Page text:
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Note to the NDP (and everyone else): the popular tax hikes don’t increase tax revenues

Stephen Gordon on good politics and not very good economics


 

“Don’t tax you, don’t tax me, tax that fellow behind the tree” – Russell B. Long

Anti-tax populism is a powerful force in politics: the Conservatives owe much of their electoral success to their staunch anti-tax rhetoric. And the lesson of three election victories in a row — and of three consecutive elections in which the Conservatives increased their seat totals — do not appear to have been lost on the opposition parties. While they may sometimes denounce the Conservatives’ signature tax cut — two percentage points off the GST, worth about $12-15 billion a year in revenues — neither of the major opposition parties dares suggest that they would reverse this measure if elected.

Anti-tax sentiment has sunk in deep enough that political parties who would like to get elected on a platform of increasing tax revenues seem to feel they have little choice but to promise to only increase taxes that no one has to pay. Magical thinking might be smart politics, but it’s not very good economics. Here are the two most popular themes:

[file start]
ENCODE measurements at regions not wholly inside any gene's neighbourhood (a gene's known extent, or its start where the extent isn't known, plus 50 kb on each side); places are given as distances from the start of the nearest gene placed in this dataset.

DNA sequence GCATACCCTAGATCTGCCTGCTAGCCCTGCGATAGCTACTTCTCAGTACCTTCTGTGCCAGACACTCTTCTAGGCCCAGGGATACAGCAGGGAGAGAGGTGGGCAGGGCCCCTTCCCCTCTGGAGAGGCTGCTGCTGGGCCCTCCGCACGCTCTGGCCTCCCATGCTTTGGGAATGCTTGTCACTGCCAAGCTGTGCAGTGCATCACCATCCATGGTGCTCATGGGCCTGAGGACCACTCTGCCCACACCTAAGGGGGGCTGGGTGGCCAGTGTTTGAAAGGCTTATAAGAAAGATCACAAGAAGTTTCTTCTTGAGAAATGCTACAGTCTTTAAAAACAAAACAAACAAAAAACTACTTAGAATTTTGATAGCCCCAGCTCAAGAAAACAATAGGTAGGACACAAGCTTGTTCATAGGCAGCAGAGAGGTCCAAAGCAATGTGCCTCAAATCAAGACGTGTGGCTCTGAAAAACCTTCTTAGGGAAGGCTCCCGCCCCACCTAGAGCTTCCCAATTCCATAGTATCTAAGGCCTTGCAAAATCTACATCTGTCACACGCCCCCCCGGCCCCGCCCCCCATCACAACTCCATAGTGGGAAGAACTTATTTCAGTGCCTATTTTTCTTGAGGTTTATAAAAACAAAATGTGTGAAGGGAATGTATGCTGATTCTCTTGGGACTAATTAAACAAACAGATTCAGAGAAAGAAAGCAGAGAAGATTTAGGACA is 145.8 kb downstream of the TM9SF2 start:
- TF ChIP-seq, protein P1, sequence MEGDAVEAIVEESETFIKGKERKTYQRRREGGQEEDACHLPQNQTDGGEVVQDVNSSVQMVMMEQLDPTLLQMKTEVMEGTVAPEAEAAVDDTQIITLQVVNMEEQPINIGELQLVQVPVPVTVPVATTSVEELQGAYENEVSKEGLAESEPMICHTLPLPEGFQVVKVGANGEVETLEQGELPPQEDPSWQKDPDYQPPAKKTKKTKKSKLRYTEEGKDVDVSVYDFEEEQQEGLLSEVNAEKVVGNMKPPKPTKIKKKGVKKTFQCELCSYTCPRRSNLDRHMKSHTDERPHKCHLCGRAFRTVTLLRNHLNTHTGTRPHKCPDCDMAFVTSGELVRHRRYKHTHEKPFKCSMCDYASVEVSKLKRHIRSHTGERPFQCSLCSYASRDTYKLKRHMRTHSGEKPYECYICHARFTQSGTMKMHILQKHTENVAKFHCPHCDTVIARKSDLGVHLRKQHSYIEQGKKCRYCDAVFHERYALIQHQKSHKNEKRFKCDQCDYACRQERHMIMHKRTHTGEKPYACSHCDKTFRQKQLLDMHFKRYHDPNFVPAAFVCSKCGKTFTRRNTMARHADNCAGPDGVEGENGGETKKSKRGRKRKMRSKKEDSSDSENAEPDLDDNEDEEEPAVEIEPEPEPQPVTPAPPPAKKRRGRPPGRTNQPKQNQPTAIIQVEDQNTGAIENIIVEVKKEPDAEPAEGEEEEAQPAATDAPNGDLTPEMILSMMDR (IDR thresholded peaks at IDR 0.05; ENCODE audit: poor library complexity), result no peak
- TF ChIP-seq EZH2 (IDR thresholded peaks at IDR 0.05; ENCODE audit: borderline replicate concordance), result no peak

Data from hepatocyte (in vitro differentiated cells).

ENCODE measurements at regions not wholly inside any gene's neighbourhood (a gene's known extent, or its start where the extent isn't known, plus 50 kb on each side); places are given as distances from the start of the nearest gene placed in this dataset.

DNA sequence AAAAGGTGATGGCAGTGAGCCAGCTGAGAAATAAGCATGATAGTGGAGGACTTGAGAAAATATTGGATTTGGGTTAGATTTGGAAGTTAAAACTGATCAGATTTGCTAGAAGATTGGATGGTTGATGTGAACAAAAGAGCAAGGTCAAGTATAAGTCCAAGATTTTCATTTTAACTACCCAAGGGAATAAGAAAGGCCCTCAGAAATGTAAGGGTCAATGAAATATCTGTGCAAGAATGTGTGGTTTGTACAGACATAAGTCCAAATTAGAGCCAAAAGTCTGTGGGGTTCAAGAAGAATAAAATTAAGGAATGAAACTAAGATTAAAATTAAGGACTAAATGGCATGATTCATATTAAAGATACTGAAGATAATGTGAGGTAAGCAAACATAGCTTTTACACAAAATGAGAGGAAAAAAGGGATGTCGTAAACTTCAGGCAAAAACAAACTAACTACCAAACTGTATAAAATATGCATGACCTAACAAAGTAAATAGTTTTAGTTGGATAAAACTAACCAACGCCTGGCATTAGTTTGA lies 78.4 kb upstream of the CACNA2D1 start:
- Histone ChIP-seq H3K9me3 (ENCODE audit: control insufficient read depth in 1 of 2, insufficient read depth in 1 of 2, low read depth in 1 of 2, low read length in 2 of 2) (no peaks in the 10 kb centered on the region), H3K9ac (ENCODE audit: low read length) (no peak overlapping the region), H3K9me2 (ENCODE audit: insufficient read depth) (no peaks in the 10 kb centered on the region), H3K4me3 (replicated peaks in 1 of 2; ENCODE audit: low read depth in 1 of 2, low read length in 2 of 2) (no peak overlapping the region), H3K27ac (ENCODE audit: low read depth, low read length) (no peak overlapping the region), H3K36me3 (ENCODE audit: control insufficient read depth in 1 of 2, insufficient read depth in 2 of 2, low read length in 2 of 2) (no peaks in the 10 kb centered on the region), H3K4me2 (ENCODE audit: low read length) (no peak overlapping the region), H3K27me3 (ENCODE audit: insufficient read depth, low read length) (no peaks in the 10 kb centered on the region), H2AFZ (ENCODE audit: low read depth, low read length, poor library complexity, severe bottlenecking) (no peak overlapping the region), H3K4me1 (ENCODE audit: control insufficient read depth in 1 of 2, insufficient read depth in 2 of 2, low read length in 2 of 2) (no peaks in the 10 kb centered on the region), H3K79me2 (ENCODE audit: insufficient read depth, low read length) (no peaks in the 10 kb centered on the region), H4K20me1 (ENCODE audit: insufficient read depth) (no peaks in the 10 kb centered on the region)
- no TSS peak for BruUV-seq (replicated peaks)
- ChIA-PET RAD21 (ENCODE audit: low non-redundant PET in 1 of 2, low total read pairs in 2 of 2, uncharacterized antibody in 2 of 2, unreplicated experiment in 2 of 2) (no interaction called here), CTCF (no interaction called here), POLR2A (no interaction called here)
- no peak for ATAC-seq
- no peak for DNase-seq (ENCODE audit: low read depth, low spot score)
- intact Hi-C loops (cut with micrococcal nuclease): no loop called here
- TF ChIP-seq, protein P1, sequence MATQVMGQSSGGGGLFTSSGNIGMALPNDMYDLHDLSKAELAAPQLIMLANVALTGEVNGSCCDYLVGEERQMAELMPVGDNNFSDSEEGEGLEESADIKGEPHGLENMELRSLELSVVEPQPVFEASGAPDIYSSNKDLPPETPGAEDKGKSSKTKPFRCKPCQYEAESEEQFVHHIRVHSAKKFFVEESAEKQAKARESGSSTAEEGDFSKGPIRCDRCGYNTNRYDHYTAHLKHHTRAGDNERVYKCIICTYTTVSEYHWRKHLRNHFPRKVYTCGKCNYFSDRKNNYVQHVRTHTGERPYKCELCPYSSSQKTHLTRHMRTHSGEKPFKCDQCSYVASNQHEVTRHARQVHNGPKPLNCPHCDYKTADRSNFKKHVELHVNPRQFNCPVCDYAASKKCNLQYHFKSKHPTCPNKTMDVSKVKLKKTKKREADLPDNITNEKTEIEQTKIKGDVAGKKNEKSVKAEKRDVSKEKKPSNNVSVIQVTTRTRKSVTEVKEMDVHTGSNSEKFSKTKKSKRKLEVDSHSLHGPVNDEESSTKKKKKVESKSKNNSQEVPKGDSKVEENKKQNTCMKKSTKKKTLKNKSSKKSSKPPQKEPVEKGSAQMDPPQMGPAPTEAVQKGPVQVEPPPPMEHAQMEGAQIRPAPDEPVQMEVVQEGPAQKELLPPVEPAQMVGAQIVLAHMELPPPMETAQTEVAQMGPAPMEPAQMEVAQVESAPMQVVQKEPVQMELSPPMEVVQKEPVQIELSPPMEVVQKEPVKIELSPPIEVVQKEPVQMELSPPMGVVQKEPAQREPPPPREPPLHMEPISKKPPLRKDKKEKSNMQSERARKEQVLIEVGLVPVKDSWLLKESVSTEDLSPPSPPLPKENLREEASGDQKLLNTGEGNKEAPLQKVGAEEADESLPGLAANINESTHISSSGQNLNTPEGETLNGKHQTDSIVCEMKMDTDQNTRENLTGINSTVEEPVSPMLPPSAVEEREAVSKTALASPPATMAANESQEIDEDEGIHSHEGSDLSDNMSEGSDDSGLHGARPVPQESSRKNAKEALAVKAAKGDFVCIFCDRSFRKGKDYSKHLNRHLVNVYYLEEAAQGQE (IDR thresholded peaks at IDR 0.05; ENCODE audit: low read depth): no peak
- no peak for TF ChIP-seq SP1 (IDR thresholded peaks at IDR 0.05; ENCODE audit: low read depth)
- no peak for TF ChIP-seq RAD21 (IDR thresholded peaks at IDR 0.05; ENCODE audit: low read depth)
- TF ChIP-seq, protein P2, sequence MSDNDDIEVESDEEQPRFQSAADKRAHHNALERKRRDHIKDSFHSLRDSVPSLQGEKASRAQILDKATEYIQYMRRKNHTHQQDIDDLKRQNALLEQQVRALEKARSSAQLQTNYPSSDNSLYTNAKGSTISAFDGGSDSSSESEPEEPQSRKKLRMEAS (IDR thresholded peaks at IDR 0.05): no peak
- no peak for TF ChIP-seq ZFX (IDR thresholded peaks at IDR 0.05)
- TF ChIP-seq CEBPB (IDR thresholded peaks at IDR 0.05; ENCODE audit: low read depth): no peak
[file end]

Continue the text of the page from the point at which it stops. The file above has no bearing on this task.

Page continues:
1. Higher corporate income taxes. From a political marketing point of view, the appeal of increasing corporate income tax (CIT) rates is obvious: “Hey, I’m not a corporation, so it’s no skin off my nose.” But the economics of CIT rates are very dodgy indeed: higher CIT rates are the most costly way of generating revenue and are most harmful to economic growth. It also turns out that workers and consumers are the ones who ultimately bear the burden of higher CIT rates. (If you start taxing corporate profits, shareholders will eventually move their money to jurisdictions with more competitive rates, reducing the availability of investment capital. In the long-run, that results in lower output and weaker labour demand. More on that here.) But even if you were willing to pay these costs, higher CIT rates don’t generate much in the way of new revenues.
  2. Increased taxes on high earners. While there may be good reasons for wanting to use the personal income tax system to counter recent trends in the concentration of income, policymakers should be under no illusions about how much new revenue taxing the rich will bring in. There simply aren’t that many high earners to tax, and they have access to expert tax planning advice: there is overwhelming evidence showing that those with high incomes can and will respond to higher  tax rates by reporting lower taxable income.

“We will cut your taxes” and “We will increase other people’s taxes” are obverse sides of the same populist coin. It’s simply not possible to counter the starve the beast strategy without broadly-based tax increases.


 

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